Braden Burks, 24, died alone in his Denver apartment in 2019 after swallowing what he thought was an oxycodone pill he purchased from a high school acquaintance.
But the pill instead contained illicit fentanyl — an extremely potent synthetic opioid often disguised as prescription pills. His family found his body the following morning.
Burks was a smart, popular and hilarious young man who loved sports and held his mom’s hand when they attended church, his mother Tami Gottsegen said. Burks knew about the danger of fentanyl because Gottsegen had talked to him about it. He likely bought the pill because he had chronic sleep issues and was seeking help sleeping, she said.
“You think it can’t happen to your family but it can,” Gottsegen said.
Burks is one of the thousands of Coloradans who’ve died during a spike in drug overdoses that prompted Colorado’s top law enforcement officials on Thursday to call for state lawmakers to enact harsher penalties for people selling fentanyl, more resources for police to investigate overdose deaths and increased addiction treatment resources.
The push for changes in the law comes as Colorado continues to break horrific overdose death records year after year. At least 1,477 Coloradans died of drug overdose deaths in 2020 — the highest annual number on record — and deaths in 2021 are expected to surpass that record. Illicit fentanyl was a major contributor to the increased deaths in Colorado, according to the Colorado Health Institute.
In 2018, an average of nine Coloradans a month died of illicit fentanyl overdose. In the first half of 2021, that monthly average grew to 64 — or two a day.
“It’s a deadly poison and it calls for action,” Colorado Attorney General Phil Weiser said at Thursday’s news conference.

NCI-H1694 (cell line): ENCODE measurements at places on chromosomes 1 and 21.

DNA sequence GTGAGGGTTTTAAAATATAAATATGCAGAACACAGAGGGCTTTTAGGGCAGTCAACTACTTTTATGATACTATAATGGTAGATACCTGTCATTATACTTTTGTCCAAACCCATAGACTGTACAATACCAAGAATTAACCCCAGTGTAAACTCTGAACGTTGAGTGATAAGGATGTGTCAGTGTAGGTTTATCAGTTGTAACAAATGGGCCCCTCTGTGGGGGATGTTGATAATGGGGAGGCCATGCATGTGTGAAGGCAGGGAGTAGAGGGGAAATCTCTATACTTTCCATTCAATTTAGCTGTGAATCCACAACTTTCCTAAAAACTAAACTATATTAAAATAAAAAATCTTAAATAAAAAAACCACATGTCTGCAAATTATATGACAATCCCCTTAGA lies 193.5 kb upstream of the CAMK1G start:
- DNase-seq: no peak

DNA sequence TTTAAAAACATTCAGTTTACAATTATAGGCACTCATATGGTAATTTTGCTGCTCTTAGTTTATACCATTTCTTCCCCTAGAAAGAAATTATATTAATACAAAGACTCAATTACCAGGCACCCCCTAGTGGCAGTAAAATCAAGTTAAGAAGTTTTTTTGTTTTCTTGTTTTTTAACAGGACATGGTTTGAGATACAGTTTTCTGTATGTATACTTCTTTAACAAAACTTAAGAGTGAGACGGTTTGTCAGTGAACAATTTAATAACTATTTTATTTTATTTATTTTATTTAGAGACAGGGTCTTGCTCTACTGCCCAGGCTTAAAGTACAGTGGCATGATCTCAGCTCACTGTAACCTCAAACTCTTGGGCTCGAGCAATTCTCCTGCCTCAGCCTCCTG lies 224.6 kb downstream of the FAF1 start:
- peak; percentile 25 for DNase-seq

Weiser, three district attorneys and Douglas County Sheriff Tony Spurlock called for lawmakers to reassess a 2019 bipartisan bill that made possession of less than 4 grams of fentanyl a misdemeanor instead of a felony. Because fentanyl is so potent, 4 grams of the synthetic opioid is enough to kill hundreds of people, Weiser said.
“These laws were made before we understood the deadly impact of fentanyl,” he said.
The group of law enforcement officials also wants lawmakers to create a “drug distribution resulting in death” law that prosecutors could pursue against dealers whose customers overdose and die.
Details of the proposed legislation are still being worked out. The law enforcement leaders were not sure exactly what amount of fentanyl should trigger felony charges and were also unclear as to what level of dealer could be liable for prosecution under the proposed distribution resulting in death law or whether it would apply to someone who gave someone a pill they believed to be non-lethal.
“It’s hard to know how far up the nefariousness goes,” Mesa County District Attorney Dan Rubinstein said.
But Lisa Raville, executive director of the Harm Reduction Action Center, said calls for harsher criminal penalties have not worked to stem drug use or selling in the past. She agreed that the rate of overdose deaths in Colorado is a public health crisis, but said leaders should focus on a public health response.
“If stigma, shame and incarceration worked, we’d have figured this out forever ago,” she said.